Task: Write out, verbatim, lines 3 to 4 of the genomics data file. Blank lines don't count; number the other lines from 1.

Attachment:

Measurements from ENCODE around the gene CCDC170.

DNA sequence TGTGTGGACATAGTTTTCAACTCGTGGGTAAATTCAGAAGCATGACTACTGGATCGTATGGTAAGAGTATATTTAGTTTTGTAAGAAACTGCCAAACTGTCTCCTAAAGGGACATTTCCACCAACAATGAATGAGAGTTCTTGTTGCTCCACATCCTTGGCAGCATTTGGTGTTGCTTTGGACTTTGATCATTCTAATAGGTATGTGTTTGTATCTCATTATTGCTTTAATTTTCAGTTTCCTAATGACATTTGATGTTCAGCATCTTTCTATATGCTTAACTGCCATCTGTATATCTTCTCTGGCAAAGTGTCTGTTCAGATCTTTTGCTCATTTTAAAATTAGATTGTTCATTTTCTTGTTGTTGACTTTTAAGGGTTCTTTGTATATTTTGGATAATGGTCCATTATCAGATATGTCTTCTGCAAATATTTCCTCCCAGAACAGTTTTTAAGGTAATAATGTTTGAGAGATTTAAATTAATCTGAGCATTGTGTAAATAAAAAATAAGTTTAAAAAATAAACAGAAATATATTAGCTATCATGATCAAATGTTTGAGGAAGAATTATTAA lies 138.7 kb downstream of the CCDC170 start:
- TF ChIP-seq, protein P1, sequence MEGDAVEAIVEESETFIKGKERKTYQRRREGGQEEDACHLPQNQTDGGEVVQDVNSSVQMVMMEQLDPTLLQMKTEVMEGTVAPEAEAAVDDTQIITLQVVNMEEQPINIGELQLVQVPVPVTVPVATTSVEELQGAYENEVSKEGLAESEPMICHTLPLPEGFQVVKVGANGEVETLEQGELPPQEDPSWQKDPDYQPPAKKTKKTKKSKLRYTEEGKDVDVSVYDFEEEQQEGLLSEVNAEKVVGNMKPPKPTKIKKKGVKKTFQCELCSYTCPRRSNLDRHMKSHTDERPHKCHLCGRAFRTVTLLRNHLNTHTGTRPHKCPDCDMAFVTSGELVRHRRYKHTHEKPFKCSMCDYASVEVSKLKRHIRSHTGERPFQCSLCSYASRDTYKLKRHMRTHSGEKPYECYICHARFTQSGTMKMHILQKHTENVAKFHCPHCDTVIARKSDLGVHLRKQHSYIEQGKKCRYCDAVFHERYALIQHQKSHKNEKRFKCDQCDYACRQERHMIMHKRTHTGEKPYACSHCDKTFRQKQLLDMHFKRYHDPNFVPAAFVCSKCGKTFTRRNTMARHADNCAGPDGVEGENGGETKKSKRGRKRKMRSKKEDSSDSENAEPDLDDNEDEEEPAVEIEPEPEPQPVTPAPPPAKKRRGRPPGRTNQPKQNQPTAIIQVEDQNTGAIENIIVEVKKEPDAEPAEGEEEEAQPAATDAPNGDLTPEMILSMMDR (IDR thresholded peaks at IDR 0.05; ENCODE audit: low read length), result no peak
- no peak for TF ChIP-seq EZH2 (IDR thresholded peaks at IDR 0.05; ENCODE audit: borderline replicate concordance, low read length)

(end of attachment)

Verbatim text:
- TF ChIP-seq, protein P1, sequence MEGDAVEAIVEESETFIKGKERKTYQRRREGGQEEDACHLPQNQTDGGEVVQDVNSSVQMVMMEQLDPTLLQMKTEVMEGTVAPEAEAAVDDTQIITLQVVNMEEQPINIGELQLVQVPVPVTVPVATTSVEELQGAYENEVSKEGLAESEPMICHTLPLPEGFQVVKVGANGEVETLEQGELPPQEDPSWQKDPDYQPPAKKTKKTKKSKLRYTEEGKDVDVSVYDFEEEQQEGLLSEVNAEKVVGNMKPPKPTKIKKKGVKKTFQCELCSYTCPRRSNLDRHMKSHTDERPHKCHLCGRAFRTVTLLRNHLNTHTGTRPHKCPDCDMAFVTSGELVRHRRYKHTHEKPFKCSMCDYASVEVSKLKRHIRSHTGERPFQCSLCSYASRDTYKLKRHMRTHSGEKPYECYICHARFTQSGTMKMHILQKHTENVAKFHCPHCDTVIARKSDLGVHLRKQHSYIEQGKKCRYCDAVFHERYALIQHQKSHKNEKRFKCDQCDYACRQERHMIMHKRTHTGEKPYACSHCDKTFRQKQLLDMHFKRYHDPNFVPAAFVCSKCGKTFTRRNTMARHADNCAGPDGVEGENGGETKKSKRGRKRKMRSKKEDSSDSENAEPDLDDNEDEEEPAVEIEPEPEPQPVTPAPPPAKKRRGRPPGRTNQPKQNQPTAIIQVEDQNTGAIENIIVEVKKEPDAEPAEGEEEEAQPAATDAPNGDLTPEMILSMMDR (IDR thresholded peaks at IDR 0.05; ENCODE audit: low read length), result no peak
- no peak for TF ChIP-seq EZH2 (IDR thresholded peaks at IDR 0.05; ENCODE audit: borderline replicate concordance, low read length)